Billing data is at the heart of the split billing software systems used to guide 340B-compliant purchasing. Erie County Medical Center Corporation (ECMC), a nonprofit health system and 340B covered entity in Buffalo, New York, found that with 12 active operating rooms (ORs), the anesthesiology team was having difficulty capturing charges in the surgical setting. ECMC pharmacy leaders were challenged in ensuring complete charge capture in the OR, which impaired our ability to optimize 340B program cost savings and could put our program compliance at risk.
Serving western New York state as a Level 1 Adult Trauma Center accredited by the American College of Surgeons, ECMC experiences high volume in its ORs. A 340B institution, the hospital is very mindful of compliance in a busy, fast-paced environment. A solution was needed to ensure effective charge capture in the OR to optimize cost savings while maintaining program compliance.
Establishing a Solution
The anesthesiology team at ECMC approached the pharmacy staff about implementing the Omnicell XT Anesthesia Workstation into the facility’s ORs in 2007 to improve the securing and tracking of medications. The specialized dispensing system delivers medication access that the anesthesiologists value while providing the pharmacy team with security over controlled substances in the OR. In addition to improving oversight and inventory management for medications, the technology also facilitates accurate charge capture.
The anesthesiologists felt strongly that they would benefit from the addition of an anesthesia workstation, further citing that as a teaching hospital, residents should learn the technology. Gaining administration approval was not difficult, as many hospital stakeholders were pleased with how quickly the pharmacy and anesthesiology teams were able to establish this technology, which, including contracting and implementation, took approximately 6 months. Following the success of the first implementation, five additional anesthesia workstations were added.
Compliance Is Key
Because dispensed drugs are rolled into a procedural charge in a surgical setting, if a provider forgets to document a drug, it becomes challenging to track the missing charges and calculate the actual cost per case, while still remaining compliant.
Prior to implementation, ECMC’s anesthesiology team was capturing charges on paper with roughly 10%-15% accuracy. After implementation, ECMC evaluated a surrogate drug used almost exclusively in the surgical setting. Charge capture improved from 20-30 doses per quarter to more than 3000 per quarter. Repeat re-evaluations confirmed that the rates of capture have been sustained over time.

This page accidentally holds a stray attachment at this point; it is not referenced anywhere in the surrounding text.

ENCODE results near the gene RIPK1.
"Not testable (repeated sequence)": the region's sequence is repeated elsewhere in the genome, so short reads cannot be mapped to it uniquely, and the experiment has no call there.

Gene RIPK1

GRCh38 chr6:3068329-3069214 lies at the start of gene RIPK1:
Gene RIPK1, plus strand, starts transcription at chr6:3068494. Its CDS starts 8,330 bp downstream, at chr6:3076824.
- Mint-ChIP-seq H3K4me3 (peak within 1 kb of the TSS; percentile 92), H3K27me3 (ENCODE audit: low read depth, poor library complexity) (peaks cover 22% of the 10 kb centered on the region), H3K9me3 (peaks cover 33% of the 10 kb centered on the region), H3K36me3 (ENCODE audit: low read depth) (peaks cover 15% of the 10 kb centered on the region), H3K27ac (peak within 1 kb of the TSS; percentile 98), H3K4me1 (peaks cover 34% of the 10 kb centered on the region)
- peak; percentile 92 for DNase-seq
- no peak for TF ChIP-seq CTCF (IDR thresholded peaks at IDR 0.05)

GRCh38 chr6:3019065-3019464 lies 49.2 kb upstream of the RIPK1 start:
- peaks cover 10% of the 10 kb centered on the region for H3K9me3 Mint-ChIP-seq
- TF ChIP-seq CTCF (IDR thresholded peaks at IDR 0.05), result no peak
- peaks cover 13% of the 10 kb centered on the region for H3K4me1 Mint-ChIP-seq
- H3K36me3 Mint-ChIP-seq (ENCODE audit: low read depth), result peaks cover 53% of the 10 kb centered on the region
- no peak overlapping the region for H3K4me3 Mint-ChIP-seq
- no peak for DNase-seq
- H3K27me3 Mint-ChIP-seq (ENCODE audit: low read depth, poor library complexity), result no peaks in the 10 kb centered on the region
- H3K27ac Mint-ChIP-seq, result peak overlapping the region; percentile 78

Now that the anesthesiology team has been trained to utilize the scanning features on the workstations, the machine performs the bulk of the busywork involved in charge capture. As a result, anesthesiologists no longer have difficulty balancing their clinical responsibilities against accounting for dose capture. In addition, the bar code technology increases efficient and accurate patient identification, which further promotes compliant charge capture. Routine auditing through the workstations helps ECMC confirm compliance.
Ten years after the implementation, these secure cabinets have now been adopted throughout all of the ORs at ECMC’s main hospital and ambulatory surgery center. While ECMC continues to focus on maintaining 340B compliance, we have also been able to leverage the cabinets’ technology features to impact medication safety throughout the facility.
Labeling. With the addition of an integrated syringe label printer on all anesthesia cabinets, we can ensure standard, complete, and accurate information is displayed on the system and on each syringe label. As a result of the increased accuracy of patient identification and syringe administration, we have experienced increased patient safety in the OR.
Analytics for Controlled Substances. As the opioid epidemic exerts an increasingly strong grip on the American population, it is important to remember hospitals play a key role in this issue. The OR presents unique challenges to controlled substance security and accountability. The advanced analytics features available through Omnicell Analytics augment physical control strategies and enable the pharmacy to analyze patterns of controlled substances removal and audit any controlled substances administered from the cabinet. The Analytics program allows the hospital to more efficiently meet and even exceed the ever-evolving standards associated with diversion prevention and detection.
In the near future, ECMC aims to expand the use of anesthesia workstations throughout the procedural settings within the health system—ideally, wherever anesthesiologists are involved. Both the pharmacy and anesthesiology teams agree on the importance of consistency in providing anesthesia care regardless of the location.
Likewise, ECMC looks forward to expanding the use of integrated syringe label printers as well as the enhanced drug diversion analytics specific to anesthesia, with the goal of creating a fully compliant and accountable system for medication management.
Randy Gerwitz, RPh, has served as the director of pharmacy at Erie County Medical Center since 2005. A graduate of the State University of New York at Buffalo School of Pharmacy, Randy is dedicated to providing the patients of Western New York with the highest level of care.
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